Date Available


Year of Publication


Degree Name

Doctor of Philosophy (PhD)

Document Type

Doctoral Dissertation


Business and Economics


Finance and Quantitative Methods

First Advisor

Dr. Kristine Hankins


In my first chapter, we document and study the use of Rule 10b5 1 preset repurchase plans. We exploit this new and widespread form of payout to examine an issue at the core of payout decisions—the tradeoff between commitment and financial flexibility. Relative to open market repurchases, preset plans provide an expanded repurchase window and increased legal cover, albeit at the cost of reducing repurchase flexibility and the option to time repurchases. These costs and benefits are significantly associated with Rule 10b5-1 adoption. Consistent with preset plans signaling commitment, Rule 10b5-1 repurchase announcements are associated with greater and faster completion rates, with more positive market reactions, and with more dividend substitution than open market repurchases. Lastly, we find that preset repurchase plans represent a unique payout tool whose introduction encouraged a different set of firms to buy back stock and significantly altered the payout landscape. My second chapter examines the strategic use and timing of share repurchases by insiders for personal gain. Using grant level compensation data and a hand-collected sample of monthly repurchases, I find a positive relation between CEO equity sales and share repurchases. I identify the relationship by instrumenting equity sales with equity grant vesting schedules. This relation is persistent across firm characteristics and does not appear to be destroying shareholder value. The results indicate managerial self-interest motivates a subset of share repurchases.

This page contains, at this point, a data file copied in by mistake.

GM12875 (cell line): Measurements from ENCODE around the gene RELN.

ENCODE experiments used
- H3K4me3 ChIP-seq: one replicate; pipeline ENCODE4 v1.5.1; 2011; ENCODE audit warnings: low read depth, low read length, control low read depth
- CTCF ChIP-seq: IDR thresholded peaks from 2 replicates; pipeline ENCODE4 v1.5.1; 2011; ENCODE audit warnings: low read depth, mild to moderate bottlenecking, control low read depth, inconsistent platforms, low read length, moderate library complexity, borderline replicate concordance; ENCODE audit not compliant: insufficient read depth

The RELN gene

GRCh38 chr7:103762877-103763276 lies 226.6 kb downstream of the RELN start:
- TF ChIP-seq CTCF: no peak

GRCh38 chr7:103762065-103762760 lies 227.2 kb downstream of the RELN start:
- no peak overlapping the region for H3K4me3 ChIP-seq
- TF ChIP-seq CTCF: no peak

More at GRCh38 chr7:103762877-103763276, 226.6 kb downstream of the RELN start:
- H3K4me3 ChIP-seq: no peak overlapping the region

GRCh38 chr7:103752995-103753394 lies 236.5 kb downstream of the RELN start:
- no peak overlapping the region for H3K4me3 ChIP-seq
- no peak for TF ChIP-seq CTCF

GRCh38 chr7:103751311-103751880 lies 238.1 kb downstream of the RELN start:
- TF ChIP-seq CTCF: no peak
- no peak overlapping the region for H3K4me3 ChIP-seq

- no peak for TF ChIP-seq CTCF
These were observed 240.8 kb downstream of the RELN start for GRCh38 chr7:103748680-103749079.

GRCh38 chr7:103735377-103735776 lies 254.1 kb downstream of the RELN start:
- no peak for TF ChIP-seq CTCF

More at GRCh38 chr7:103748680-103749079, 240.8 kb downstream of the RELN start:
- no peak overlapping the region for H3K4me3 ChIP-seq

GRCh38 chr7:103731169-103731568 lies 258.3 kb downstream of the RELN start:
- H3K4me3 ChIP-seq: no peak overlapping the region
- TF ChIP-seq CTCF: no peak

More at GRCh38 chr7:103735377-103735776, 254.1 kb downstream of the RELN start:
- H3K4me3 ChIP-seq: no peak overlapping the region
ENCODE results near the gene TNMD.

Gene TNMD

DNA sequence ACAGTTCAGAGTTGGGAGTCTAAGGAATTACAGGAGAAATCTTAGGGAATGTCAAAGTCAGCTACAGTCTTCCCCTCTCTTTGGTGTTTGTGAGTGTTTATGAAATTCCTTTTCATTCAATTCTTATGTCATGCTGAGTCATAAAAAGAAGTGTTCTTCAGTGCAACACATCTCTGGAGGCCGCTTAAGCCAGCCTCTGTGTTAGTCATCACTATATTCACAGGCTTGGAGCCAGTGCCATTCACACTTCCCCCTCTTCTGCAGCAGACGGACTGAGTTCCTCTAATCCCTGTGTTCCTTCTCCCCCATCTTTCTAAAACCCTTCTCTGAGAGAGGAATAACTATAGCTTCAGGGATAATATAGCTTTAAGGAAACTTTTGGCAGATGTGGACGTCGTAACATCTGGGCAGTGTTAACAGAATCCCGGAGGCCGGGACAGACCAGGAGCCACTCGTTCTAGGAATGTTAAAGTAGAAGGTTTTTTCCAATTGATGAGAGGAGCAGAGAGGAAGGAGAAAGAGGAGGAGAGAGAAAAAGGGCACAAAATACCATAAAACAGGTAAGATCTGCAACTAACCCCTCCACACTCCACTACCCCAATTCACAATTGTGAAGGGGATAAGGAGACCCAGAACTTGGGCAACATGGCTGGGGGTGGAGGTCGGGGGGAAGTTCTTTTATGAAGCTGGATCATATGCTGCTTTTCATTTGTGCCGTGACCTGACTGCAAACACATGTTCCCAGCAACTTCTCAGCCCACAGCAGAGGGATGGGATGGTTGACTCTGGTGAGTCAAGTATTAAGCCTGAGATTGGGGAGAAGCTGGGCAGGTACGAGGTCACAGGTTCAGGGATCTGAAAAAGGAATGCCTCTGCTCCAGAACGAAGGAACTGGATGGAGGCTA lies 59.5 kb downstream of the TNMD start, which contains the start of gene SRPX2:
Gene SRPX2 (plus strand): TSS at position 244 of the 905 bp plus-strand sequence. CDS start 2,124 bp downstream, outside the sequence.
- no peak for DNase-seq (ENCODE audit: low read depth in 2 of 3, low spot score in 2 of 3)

Digital Object Identifier (DOI)